Hidebound Hump Day — Cornelis Drebbel 26.2

Wednesday, January 16, 2019

Steampunk Fish Eugene_Ivanov_2439
Eugene Ivanov, Wikimedia Commons

This episode finishes the three random things from Donna Parker at Yadadarcyyada.  Be sure to visit her blog and look around, read and enjoy.  

The #submarine is at our port.  It’s rising to the surface now, and we’re ready for another chapter of Copper, the Alchemist, and the Woman in Trousers. 

Previously with Copper, the Alchemist, and the Woman in Trousers

Chapter 25  Cornelis remarked about about other realities. Dash my wig, but that has me worried!  The alchemist intended to work an extremely dangerous spell.  Absinthe, the Green Fairy used his own magic to create a map that showed Calvin Hixon’s location on a starry map. Or at least that’s what everyone seemed to think. 

Chapter 26.1   When we left our heroes, Cornelis Drebbel’s submarine had managed to go underneath the ack ruffians who were hunting for them.  The alchemist’s shocked reaction to that news upset the Green Fairy, how chirped a warning.  I hope Absinthe doesn’t produce another potent poot and get them all boiled owl…

All aboard!

Copper, the Alchemist, and the Woman in Trousers

26.2 — Backgammon

baby skunk 2
Wikimedia Commons

Our bricky little girl wasn’t the only one who was concerned about the Wongs.  We didn’t know much of anything about the villains who pursued us.  There were three different groups.  They might be working together, but I believed they acted independently.  Cornelis and I assumed that their intention was to abduct Copper and use her as leverage against her missing father.

However, “Daddy” or Calvin Hixon was also an unknown quantity.  We knew Copper loved her father dearly.  Yet the only things we were certain of were that he was a widower, a genius inventor, and he was in dire financial straits.

Regardless, our foes had been closing in on us.  They had used trained ravens, and at least one scent tracking chimp track us.  When we parted company with Alastair and his cousin Victoria, the big gong at their home rang out a warning.  I was as worried as was Copper.  Cornelis, on the other hand, seemed overconfident that the Wongs would be fine.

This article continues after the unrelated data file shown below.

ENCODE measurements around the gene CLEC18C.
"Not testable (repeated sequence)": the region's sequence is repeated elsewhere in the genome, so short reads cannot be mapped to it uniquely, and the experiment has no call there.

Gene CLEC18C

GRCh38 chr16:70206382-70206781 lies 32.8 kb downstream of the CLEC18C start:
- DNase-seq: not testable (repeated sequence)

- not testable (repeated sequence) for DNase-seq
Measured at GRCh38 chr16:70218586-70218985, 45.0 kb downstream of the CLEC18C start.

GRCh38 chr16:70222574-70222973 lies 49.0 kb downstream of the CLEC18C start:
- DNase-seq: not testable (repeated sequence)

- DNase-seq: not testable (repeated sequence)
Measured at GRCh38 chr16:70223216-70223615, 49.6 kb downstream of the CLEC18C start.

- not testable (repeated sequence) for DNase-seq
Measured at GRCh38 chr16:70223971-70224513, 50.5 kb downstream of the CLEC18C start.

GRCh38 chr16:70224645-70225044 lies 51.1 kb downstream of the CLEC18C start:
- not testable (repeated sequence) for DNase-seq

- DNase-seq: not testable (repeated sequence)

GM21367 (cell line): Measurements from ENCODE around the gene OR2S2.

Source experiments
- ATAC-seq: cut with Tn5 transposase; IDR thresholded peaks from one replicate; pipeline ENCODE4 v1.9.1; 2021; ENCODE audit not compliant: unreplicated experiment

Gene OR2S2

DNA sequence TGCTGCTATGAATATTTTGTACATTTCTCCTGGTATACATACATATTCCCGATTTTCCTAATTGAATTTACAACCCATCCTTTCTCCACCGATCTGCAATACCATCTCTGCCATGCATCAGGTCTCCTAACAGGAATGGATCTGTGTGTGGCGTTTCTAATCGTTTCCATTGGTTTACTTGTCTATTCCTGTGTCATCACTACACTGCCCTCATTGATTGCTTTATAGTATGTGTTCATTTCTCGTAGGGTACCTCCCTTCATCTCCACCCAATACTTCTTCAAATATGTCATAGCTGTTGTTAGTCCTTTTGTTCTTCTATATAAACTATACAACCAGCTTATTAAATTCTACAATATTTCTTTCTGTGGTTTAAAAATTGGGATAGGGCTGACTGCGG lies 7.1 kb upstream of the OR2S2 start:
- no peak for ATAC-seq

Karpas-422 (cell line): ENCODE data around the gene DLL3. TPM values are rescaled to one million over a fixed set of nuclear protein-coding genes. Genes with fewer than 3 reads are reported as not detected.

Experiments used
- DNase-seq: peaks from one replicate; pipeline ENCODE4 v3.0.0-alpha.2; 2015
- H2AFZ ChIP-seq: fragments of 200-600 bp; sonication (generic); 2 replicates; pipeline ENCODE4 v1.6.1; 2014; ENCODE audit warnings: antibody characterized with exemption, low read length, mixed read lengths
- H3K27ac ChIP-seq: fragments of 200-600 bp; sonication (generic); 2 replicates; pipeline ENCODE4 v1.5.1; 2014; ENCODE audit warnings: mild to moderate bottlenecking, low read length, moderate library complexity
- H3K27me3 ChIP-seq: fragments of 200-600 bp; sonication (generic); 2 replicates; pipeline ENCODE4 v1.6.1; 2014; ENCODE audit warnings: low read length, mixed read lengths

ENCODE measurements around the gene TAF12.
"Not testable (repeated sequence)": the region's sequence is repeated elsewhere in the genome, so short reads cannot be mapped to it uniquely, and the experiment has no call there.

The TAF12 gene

“What!  They’re right behind us?  Do you mean to say we’ve gone under the hydrofoil and gotten ahead of them without even knowing they were there?” Cornelis exclaimed.

The Green Fairy gave an indignant and shrill warning.

Cornelis caught himself.  He quickly modulated his tone, and tried to calm the skunk-like fairy before he could spray that intoxicating vapor of highly concentrated absinthe.  Fortunately Copper had a soothing effect on the creature.  She gently stroked his tiny head with a finger and murmured compliments to him, saying he was lovely and brilliant. 

Absinthe hopped onto her shoulder and snuggled down under her ear, making an occasional snuffling sound.  I heaved a sigh of relief.

“I need to create a very good illusion to keep them from seeing us,” Cornelis began.  “I think a mirror trick will suffice.  A few illusory reflections so that it seems to them that they see the route ahead, but they do not see us.  But we’ll have to be absolutely quiet,” he said emphatically. 

The muscles in my face tightened until I thought I would twitch.  Quiet?  Absolutely quiet?  As I looked at Cornelis and Copper that requirement seemed impossible to meet.

Jean Beraud_The Backgammon Players
The Backgammon Players by Jean Beraud 1849-1935, Wikimedia Commons (Note the glass of absinthe.)

“This illusion will amplify any sounds we make,” he stressed.  “We’ll have to maintain silence for quite some time.  I suppose that will be easier if we occupy ourselves somehow.  Ah!  I know,” he said as he hurried to open a drawer in the submarine’s desk-like bridge.

He looked rather pleased with himself as he produced a backgammon set.